Freedman is on a mission to upgrade the quality of coffee throughout the state. Shearwater Coffee Bar is way of furthering that mission as it offers an alternative to towns that don’t have specialty-coffee shops.

Quality is a major focus of the coffee bar. There are no syrupy sweeteners or sugar-laden creamers to be added to the beverages. Instead, the focus is on bringing out the coffee flavor of each cup using minimal but high-quality ingredients. “We want you to like the coffee, not cover it up,” Freedman says.

When it’s cold out, a customer favorite is the eggnog latte, which is frothed with high-quality milk to make it extra special. “There are already enough places that do the sugary stuff,” he says. Adding about his own coffee bars: “It’s about the quality of the underlying coffee, and that’s where specialty coffee shines.”

See more at shearwatercoffeeroasters.com.

 

Photo by Garvin Burke

4 / CHEF’S TABLE
Culinary Institute of America graduate Richard Herzfeld is no newbie to the local food scene. In fact, he has been running the popular Fairfield eatery Chef’s Table (chefstable.com) for two decades and has now decided to set up shop in Westport, taking over what used to be Christie’s Country Store.

“I’ve lived in Westport for twenty-five years, and I’ve always thought Christie’s was the coolest location in town,” he says. Then, one day, he got a call from a realtor: Hey, your dream place is up for rent. “It’s been amazing,” he says of moving into and opening the new eatery.

Chef’s Table is a casual, fun, café-style spot that serves everything from sandwiches, soups, salads and organic baked goods, all made in-house. There’s also a full breakfast menu with fresh-baked artisan sourdough and bagels on heavy rotation. There are even rainbow bagels, but Richard makes only eight of those each day, so you’ll have to get in early to snag one.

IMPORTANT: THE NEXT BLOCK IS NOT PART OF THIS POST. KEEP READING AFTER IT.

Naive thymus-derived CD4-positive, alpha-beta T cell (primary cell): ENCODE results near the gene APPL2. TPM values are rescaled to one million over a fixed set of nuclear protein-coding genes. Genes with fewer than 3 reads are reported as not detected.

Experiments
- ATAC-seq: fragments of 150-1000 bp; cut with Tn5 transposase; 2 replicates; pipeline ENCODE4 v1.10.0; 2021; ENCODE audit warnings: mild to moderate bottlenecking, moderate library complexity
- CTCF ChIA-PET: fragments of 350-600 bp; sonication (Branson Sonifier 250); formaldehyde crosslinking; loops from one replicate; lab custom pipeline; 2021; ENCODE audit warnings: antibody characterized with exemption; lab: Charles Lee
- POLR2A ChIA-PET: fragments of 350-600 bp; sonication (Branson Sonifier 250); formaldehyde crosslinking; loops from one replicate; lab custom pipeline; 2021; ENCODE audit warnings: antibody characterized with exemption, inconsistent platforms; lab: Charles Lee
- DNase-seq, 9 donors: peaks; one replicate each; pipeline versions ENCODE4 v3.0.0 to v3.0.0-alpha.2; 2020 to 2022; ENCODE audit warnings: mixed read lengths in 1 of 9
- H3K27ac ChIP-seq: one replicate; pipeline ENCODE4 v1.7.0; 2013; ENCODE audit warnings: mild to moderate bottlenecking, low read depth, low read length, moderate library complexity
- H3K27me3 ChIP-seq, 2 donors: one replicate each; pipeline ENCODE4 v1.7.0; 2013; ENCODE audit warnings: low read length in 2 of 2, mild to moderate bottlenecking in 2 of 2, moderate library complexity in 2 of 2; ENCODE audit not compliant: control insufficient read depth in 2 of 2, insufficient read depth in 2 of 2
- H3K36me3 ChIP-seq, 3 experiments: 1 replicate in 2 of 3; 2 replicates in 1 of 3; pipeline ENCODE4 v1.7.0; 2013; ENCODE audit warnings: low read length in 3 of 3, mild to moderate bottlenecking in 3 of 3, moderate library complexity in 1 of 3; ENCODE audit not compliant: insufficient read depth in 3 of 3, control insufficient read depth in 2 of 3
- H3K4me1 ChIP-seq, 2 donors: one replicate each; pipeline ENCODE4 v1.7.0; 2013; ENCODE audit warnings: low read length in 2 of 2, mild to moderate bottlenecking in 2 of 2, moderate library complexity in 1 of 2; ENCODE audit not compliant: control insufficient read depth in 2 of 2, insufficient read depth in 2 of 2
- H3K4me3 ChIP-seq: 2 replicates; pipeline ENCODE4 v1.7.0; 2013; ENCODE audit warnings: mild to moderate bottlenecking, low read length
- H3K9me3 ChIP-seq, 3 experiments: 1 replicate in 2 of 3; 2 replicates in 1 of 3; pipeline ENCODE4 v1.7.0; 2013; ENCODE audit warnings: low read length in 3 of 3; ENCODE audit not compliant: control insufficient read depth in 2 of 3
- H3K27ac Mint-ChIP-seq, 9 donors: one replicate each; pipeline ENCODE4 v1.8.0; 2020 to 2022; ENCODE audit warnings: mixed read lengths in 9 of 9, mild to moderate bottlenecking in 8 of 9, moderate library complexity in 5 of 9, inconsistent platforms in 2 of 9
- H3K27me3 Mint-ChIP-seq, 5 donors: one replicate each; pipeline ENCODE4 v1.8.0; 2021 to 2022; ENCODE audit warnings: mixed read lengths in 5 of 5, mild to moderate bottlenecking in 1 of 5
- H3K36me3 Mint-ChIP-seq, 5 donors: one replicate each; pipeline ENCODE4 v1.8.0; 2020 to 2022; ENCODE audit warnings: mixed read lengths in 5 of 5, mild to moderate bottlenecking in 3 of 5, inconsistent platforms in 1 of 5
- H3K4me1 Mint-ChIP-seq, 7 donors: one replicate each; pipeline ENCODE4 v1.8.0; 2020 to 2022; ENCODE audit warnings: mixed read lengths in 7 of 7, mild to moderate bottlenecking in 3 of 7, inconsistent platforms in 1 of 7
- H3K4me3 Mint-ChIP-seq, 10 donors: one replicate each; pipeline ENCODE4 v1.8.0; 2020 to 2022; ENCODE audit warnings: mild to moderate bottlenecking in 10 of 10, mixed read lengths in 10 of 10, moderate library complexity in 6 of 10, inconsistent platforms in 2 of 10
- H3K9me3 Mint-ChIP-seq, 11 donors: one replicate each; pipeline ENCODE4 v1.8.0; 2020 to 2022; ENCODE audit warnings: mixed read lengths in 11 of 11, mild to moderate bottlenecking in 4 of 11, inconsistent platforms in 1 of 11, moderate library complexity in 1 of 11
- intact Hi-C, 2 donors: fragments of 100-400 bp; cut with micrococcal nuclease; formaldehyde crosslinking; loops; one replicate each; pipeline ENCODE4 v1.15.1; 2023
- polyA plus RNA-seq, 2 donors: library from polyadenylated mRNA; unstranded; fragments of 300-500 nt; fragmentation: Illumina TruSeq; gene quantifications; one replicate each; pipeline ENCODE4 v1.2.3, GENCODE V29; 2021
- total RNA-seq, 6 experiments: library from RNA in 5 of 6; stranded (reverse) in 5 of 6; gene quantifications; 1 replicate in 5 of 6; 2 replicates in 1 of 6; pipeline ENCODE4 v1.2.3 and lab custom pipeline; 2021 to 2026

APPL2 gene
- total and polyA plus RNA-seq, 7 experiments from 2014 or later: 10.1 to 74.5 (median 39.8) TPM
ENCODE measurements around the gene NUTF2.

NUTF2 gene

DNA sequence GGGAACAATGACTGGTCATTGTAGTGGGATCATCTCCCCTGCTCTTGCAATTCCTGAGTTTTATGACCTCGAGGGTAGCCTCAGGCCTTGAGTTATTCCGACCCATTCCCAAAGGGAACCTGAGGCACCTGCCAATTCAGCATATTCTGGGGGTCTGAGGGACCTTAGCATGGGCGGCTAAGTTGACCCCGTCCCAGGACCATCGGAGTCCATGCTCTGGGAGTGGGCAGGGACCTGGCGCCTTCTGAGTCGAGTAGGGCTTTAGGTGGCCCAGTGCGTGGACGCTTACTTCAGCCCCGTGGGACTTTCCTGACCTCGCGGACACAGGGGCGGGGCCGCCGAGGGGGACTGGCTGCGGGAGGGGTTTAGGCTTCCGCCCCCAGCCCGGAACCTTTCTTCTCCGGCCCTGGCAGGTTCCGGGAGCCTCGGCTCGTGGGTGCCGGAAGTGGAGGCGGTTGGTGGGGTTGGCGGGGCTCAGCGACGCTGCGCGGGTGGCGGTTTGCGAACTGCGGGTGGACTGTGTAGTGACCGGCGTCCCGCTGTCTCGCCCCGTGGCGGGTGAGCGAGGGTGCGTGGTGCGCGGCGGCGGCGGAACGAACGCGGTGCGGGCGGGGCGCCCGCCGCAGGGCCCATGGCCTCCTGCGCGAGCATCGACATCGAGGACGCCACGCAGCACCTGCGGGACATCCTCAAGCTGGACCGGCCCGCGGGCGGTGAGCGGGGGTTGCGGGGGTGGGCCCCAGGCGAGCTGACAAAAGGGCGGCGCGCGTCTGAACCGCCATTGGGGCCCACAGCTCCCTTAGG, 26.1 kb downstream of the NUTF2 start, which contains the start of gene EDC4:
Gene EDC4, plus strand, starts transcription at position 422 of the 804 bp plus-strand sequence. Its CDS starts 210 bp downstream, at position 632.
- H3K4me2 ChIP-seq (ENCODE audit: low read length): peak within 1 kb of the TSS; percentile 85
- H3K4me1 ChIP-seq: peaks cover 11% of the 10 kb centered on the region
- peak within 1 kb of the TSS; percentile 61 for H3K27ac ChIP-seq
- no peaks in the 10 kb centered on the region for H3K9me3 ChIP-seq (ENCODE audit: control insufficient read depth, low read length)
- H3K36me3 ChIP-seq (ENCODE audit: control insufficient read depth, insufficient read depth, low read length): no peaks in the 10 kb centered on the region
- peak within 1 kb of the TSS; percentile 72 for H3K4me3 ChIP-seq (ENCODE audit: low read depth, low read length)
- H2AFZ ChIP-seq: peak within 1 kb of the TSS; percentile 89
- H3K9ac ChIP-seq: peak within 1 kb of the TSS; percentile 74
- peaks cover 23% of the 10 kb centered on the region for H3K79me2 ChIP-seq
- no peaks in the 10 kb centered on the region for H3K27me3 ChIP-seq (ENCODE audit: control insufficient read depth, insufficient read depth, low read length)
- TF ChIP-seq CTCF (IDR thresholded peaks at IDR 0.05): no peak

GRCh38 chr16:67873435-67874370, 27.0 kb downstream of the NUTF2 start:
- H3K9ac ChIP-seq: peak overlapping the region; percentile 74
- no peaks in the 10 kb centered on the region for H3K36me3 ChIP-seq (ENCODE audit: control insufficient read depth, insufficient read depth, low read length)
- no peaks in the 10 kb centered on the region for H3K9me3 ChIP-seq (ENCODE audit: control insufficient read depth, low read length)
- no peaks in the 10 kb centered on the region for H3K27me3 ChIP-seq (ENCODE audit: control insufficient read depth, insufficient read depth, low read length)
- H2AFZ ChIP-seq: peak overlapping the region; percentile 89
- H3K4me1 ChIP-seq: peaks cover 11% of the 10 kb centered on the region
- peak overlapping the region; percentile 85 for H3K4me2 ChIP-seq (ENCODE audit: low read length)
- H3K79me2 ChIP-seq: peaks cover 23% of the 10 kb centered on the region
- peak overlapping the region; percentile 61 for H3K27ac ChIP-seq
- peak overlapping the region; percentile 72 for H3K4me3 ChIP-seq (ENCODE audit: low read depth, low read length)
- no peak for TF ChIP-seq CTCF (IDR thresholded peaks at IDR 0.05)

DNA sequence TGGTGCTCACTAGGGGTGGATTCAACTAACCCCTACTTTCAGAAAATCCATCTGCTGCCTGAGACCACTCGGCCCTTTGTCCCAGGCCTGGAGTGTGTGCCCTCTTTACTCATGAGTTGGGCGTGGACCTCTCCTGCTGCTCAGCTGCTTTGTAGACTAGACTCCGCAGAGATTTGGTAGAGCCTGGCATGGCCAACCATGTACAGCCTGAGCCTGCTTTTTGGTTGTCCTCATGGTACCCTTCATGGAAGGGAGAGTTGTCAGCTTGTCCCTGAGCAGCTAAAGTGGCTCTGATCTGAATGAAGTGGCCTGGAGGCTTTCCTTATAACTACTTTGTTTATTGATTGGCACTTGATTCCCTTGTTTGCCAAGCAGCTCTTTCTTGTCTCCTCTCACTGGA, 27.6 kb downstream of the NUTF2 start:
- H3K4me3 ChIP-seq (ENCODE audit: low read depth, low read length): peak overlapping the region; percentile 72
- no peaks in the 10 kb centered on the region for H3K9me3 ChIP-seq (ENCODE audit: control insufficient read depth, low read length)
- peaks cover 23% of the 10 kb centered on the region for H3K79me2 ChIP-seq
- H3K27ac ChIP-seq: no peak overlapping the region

Both locations, Fairfield and Westport, have a welcoming vibe; some days, there’s even live music during lunch. While the Fairfield location is a fast-paced, the Westport space—with a big wraparound porch and a dog fountain outside—manages to preserve the country-store appeal of its past.

“Chef’s Table is an extension of my persona,” says Herzfeld. “Cooking and classic rock are my two favorite things, and Chef’s Table has brought those things to work in tandem. It’s special.”

See more at chefstable.com.

Photo by Dominic Perri

5 / MYSTIC MARKET
Charles Spathakis, the founder of Mystic Market (mysticmarket.com), believes that food enriches our lives and that quality food leads to a quality life. In February, Charles and his team brought that philosophy to Westport with the opening of Mystic Market, an artisanal sandwich, salad and coffee spot with the vibe of a neighborhood deli.

“We love being a part of the community,” says General Manager David Griswold. “Our fundamentals are good food, amazing customer service and trying to do as much in the community as possible.”

In addition to soups, salads and sandwiches, Mystic Market has a large selection of foods-to-go designed to make family dinner a breeze. While most ingredients they use are sourced in state, the team at Mystic Market ensures that even the items they don’t make in-house are from purveyors who care about their products.

Because of this, the menu is highly seasonal. In colder months, you’ll find the heartier stews on rotation, as well as the integration of lots of roots and squash on the menu.

Mystic Market Westport is the fourth store, following one location in Old Saybrook and two in Mystic. The markets are part of the Coastal Gourmet Group, which includes several restaurants and catering companies.

“Since we’re associated with catering companies, we have access to amazing chefs,” says Griswold. “We are a collective of different chefs and talent.” It shows in the food.

See more at mysticmarket.com/westport.